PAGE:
1. To dress with ornaments; to adorn (especially said of horses).
Related termsEdit

Etymology 4Edit

Shortening.

NounEdit

trap (plural traps)

  1. (slang, bodybuilding) The trapezius muscle.

AnagramsEdit


AfrikaansEdit

EtymologyEdit

From Dutch trap, from Middle Dutch trappe, from Old Dutch *trappa, from Proto-Germanic *trappō, *trappōn.

PronunciationEdit

NounEdit

trap (plural trappe, diminutive trappie)

  1. stairs, staircase

AlbanianEdit

EtymologyEdit

Either a t- prefixed form of *rap, related to rrap (cf. Old Norse raptr (rafter), English raft), or akin to Proto-Germanic *trap-, compare Old High German trappa, trapa (trap, snare), German Treppe (step, stair), Old English treppan (to step, tread), English trap.

NounEdit

trap m

  1. raft, ferry
  2. thick grove
  3. furrow, channel, ditch
  4. path (on the mountains or in the woods)

Related termsEdit


CzechEdit

 
Czech Wikipedia has an article on:
Wikipedia cs

PronunciationEdit

Etymology 1Edit

From Proto-Slavic *torpъ.

NounEdit

trap m inan

  1. trot
    Synonyms: klus, poklus

Etymology 2Edit

NounEdit

trap m inan

  1. trap shooting

Etymology 3Edit

See the etymology of the main entry.

VerbEdit

trap

  1. second-person singular imperative of trápit

Further readingEdit

  • trap in Příruční slovník jazyka českého, 1935–1957
  • trap in Slovník spisovného jazyka českého, 1960–1971, 1989

DutchEdit

PronunciationEdit

Etymology 1Edit

From Middle Dutch trappe, from Old Dutch *trappa, from Proto-Germanic *trappō, *trappōn, from Proto-Indo-European *dremb- (to run).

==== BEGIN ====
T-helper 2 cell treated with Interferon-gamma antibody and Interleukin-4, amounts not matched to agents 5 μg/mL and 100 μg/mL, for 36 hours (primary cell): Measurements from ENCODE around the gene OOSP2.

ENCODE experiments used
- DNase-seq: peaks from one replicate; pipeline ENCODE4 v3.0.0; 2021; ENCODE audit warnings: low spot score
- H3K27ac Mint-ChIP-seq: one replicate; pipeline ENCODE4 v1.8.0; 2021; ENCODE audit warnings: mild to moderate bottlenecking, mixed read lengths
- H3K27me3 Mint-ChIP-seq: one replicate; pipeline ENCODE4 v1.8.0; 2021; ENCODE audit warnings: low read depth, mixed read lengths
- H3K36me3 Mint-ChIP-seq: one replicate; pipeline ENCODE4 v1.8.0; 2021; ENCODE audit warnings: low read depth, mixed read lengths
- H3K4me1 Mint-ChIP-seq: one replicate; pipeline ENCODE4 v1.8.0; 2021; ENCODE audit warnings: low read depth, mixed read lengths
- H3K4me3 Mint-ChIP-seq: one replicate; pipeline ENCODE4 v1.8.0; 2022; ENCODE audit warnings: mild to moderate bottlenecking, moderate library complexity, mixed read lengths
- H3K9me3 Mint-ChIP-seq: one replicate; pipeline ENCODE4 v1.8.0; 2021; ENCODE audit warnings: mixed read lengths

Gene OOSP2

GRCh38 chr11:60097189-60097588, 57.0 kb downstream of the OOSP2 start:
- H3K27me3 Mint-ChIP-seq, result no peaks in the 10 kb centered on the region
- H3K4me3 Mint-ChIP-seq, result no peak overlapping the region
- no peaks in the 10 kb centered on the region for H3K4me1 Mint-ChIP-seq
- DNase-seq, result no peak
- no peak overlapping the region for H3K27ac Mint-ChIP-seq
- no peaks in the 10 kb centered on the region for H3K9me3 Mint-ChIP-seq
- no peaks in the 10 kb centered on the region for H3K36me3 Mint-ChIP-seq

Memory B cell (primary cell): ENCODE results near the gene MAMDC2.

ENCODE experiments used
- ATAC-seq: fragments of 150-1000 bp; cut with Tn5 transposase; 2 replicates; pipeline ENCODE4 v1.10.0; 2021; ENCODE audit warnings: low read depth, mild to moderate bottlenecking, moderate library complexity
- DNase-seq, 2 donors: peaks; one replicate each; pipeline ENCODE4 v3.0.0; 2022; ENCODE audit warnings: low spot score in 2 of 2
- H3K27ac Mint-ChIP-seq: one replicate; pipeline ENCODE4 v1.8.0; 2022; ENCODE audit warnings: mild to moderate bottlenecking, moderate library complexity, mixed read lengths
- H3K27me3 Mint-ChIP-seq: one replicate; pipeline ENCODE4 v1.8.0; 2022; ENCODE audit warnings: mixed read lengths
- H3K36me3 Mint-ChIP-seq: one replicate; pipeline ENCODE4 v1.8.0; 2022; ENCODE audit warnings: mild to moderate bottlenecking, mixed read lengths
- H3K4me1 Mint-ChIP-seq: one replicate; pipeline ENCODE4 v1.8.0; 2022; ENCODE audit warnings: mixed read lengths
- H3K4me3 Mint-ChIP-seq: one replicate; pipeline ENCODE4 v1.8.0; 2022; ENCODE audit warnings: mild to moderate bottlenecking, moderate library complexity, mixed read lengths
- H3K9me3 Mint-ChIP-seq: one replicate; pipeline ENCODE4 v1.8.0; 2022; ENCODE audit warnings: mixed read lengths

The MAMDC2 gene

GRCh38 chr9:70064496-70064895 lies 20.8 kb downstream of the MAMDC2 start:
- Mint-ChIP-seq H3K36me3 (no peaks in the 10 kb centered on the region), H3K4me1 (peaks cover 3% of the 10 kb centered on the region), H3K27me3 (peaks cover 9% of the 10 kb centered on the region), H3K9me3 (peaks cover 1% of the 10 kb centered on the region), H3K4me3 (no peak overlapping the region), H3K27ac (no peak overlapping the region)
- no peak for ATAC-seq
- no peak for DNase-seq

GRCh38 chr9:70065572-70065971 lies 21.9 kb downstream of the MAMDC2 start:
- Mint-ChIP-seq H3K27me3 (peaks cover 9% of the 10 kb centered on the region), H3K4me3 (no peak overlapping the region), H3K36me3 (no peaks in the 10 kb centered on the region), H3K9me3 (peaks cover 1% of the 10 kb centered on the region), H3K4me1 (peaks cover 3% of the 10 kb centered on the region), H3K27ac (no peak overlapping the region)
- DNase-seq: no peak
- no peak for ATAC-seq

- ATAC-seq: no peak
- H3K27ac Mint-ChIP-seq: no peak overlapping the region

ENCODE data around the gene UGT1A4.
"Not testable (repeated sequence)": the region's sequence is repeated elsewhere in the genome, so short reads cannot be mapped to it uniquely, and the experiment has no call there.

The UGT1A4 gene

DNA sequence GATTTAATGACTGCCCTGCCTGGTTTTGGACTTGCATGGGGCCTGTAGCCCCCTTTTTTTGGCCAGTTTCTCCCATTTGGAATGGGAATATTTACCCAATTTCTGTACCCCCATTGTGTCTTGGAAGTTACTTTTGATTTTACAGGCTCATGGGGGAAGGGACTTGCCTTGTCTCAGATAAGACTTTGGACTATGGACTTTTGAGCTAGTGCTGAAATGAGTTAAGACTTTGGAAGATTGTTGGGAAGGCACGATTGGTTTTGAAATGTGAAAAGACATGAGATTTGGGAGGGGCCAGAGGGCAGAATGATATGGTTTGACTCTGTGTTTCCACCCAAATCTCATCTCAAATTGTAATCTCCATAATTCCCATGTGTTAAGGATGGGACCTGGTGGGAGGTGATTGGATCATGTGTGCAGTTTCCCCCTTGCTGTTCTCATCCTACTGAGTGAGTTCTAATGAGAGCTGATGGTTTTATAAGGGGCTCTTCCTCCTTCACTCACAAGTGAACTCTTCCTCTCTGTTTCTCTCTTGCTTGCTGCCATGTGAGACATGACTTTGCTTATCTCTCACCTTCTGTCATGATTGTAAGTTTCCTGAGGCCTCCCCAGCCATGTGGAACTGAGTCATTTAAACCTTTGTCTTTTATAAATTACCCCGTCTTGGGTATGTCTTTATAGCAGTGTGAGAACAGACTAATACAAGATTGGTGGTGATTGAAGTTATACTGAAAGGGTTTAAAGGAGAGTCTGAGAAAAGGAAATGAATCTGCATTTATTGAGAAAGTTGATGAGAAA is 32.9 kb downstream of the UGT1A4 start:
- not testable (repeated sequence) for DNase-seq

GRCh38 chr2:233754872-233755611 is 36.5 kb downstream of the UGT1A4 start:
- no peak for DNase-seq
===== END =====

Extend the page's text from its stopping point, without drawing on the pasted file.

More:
NounEdit

trap m (plural trappen, diminutive trapje n or trappetje n)

  1. stairs, staircase
  2. ladder
  3. degree, grade
  4. kick (act of kicking)
Derived termsEdit
DescendantsEdit
  • Afrikaans: trap
  • Berbice Creole Dutch: trapu
  • Indonesian: terap
  • Japanese: タラップ (tarappu)
  • Russian: трап (trap)

VerbEdit

trap

  1. first-person singular present indicative of trappen
  2. imperative of trappen

Etymology 2Edit

From German Trappe, from Polish drop or Czech drop.

NounEdit

trap f (plural trappen, diminutive trapje n)

  1. bustard

AnagramsEdit


FinnishEdit

EtymologyEdit

From English trap.

PronunciationEdit

  • IPA(key): /ˈtrɑp/, [ˈt̪rɑp]
  • IPA(key): /ˈtræp/, [ˈt̪ræp]
  • Rhymes: -ɑp
  • Syllabification: trap

NounEdit

trap

  1. trapshooting, trap (type of shooting sport)
  2. (ice hockey) trap
    • 2016 October 23, Juha Hiitelä, “Pilaako trap-puolustus jääkiekon? [Is the Trap Defence Ruining Ice Hockey?]”, in Ilta-Sanomat[4]:

DeclensionEdit

Pronunciation /ˈt̪rɑp/:

Pronunciation /ˈt̪ræp/:

See alsoEdit


PolishEdit

 
Polish Wikipedia has an article on:
Wikipedia pl

PronunciationEdit

Etymology 1Edit

(This etymology is missing or incomplete. Please add to it, or discuss it at the Etymology scriptorium.)

NounEdit

trap m inan

  1. (nautical) gangway, gangplank, gangboard, accommodation ladder
  2. trapdoor
    Synonym: zapadnia
DeclensionEdit

Etymology 2Edit

See the etymology of the main entry.

VerbEdit

trap

  1. second-person singular imperative of trapić

Further readingEdit

  • trap in Wielki słownik języka polskiego, Instytut Języka Polskiego PAN
  • trap in Polish dictionaries at PWN

PortugueseEdit

EtymologyEdit

From English trap.

NounEdit

trap m, f (plural traps)

  1. trap (a transvestite or trans woman)

NounEdit

trap m (uncountable)

  1. trap (music)

SpanishEdit

EtymologyEdit

From English trap.

NounEdit

trap m (uncountable)

  1. trap (music)

Derived termsEdit